“I know, but I am not entirely sure where I am going. I must not be late.”
“Very well, I understand.”
Bonnie pulled her shawl around her shoulders, wandering through a small clearing, heading towards the palace. She sighed as it loomed into view and gazed at her old wrist watch. She was 10 minutes early. Howard stood with his back to the lush, green ivy which embellished the main entrance and smiled.
“Ah, sir I recognise your face.”
“I am Prince Theodore’s main servant, Mr Howard. You may call me Howard.”
“Well it is lovely to meet you. How is his royal highness?”
“He is…still in his chamber.”
“I hope that he is not unwell Mr Howard, I mean Howard.”
Howard laughed. “Some find it confusing. My Christian name is John, Miss McGrath.”
“Ah, yes I understand now. How long have you worked for the family?”
“22 long, but happy years.”
“Since before Prince Theodore was born, am I right?”
“Do you find this Royal family agreeable to work for.”
“Oh yes. They have been very loyal and kind to my family over the years. My Father worked for them before I did God rest his soul.”
Bonnie nodded. “I am sorry.”
“Miss Mc Grath, might I show you to a drawing room, the one where you shall be reading today. Here, make yourself comfortable and his Grace will be with you shortly.”
Bonnie gazed at the small crystal tumbler filled with water, running her fingertips over the ridges and peered through it, the image on the other side blurred.
“His Grace; Prince Theodore.”
Bonnie sprung up, flustered, she smoothed her dress underneath her, her cheeks flushing.
“Miss McGrath again I presume?”
“Yes, erm, yes your Majesty. I am pleased to make your acquaintance once more and I apologise for my behaviour on our first meeting, forgive me.”
Prince Theodore paused. “What are you planning to read to me? I warn you that I despise fairy stories.”
“What type of books do you enjoy? You have a large selection.”
“What good are they to me now?!”
“Please excuse me, I think that is why I am here now.”
“Oh really, you don’t say.”
“I shall recite some poetry. Erm, I often find that everybody likes it.”
Theodore perched himself upon a chaise lounge, placing his legs over the edge, placing his head in his hands.
“Are- are you quite well?”
“Oh yes, never better.”
“You do not like this poetry.”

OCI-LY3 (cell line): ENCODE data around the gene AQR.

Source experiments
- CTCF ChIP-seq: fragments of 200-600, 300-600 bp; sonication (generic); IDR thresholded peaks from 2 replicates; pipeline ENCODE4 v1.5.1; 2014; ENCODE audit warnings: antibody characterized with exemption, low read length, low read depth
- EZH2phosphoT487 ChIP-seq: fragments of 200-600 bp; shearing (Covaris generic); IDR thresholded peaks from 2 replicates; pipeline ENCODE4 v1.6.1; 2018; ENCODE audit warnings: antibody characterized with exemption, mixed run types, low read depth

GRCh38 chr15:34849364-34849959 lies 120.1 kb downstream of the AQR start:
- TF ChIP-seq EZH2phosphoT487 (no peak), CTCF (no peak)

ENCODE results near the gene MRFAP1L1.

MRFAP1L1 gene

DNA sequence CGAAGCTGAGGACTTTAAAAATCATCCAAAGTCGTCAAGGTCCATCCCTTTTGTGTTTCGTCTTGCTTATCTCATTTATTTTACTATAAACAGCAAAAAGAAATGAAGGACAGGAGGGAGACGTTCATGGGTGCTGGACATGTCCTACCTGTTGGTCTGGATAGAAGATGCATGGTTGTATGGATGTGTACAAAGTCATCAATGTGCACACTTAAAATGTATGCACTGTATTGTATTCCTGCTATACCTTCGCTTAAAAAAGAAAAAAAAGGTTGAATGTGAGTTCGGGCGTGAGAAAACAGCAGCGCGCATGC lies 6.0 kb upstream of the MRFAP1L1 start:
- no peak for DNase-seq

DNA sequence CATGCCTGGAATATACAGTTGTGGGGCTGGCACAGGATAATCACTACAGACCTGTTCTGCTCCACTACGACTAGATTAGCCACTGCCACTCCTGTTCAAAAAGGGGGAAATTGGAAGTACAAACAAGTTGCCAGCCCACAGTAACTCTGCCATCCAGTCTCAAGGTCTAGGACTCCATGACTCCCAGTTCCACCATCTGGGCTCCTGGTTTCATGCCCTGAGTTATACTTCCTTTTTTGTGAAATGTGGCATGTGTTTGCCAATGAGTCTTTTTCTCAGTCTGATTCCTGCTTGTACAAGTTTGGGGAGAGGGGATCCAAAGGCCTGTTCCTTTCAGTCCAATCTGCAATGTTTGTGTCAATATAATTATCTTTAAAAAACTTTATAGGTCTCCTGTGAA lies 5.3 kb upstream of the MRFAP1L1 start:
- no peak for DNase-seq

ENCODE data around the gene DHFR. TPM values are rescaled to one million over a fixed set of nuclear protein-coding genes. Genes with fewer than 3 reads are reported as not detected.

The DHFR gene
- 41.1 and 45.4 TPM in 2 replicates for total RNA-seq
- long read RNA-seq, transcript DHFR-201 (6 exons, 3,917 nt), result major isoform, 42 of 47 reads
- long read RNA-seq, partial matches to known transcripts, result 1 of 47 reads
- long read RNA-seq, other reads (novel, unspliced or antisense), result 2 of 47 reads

“The problem is; to be quite frank with you, you. it is your accent you see and I am not used to hearing such strange accents. I find it very off putting.”
“I apologise your my accent your Grace, shall I take elocution lessons?”
“They would not go amiss.”
“Then, perhaps you should take lessons too, in etiquette?”
“How dare you! Insolent girl! We have been in each others company for less than 10 minutes and already you have insulted me! I warn you, I will have you thrown out and dismissed before you can say Royal reader!”
“Oh dear. We appear to have gotten off on a bad foot haven’t we. Please don’t sack me, my family will starve.”
“My you’re so clever aren’t you, Miss Bonita McGrath, with the bizarre, foreign accent.”
“I am British, and therefore not foreign. My your people skills are second to none your Grace!”
“Very well, I can see that I am wasting my time.”
Theodore shook his head, whatever would his parents say? The new appointed royal reader lasted 10 minutes in his company.
“I am asking you to stay!”
“Is that an order?”
“Yes, yes it is. Look, I apologise.”
“Ah, and I accept your apology your Grace for the second time.”
“Very well then, Miss McGrath, let’s begin again.”
His voice softened as he outstretched his right hand. Bonnie paused, and shook his soft un callused hand. This was not a workers hand, but a hand of a Prince.
Theodore took a deep breath, placing his feet upon the couch.
“You are tired your Grace?”
“Oh, well I have been here for almost two hours, shall we take a short break or we could even take a stroll in the grounds. I know a good deal of poetry by memory.”
“I’d rather not.”
“I suppose you are right, it is a little cold today. Perhaps tomorrow then?”
Theodore coughed, rubbing his chest, seeming a little distant. Perhaps he was very tired, his face appeared a little paler.
“No, don’t go, not yet.”
“Ah, you have not minded my company today?”
“I have found it to be; interesting.”
“In what way?”
“You’re a fiery thing aren’t you?”
“Yes I suppose that I am.”
“That makes two of us then. Ah, I imagine that you are hungry and that is why you are a little unsettled.”
“I don’t think I am! What is the time?”
“Nearly noon. Do you take luncheon your Grace.”
“That’s what I said it is it not.”
“Perhaps you should take a quick luncheon today and then I shall resume my reading.”
“That will not be necessary, I eat as and when I am hungry.”
“You do not eat with your parents?”
“Rarely. Anyway, who do you think you are, waltzing in here and telling me when I should eat?!”
“Oh um, you like dancing?”
“I used to.”
“You no longer dance?”
“That is a shame, I heard that you were a fine dancer.”
“You did? Really and truthfully?”
“Your Grace, I have many faults but being a liar is not one of them. Yes I did.”
“I used to love it. Not, not now.”
“Why deprive yourself of the things you love!” Bonnie gasped.
“Because- because no one wants to dance with a miserable blind man.”
To be continued….
©Sophie Bowns 2011-2014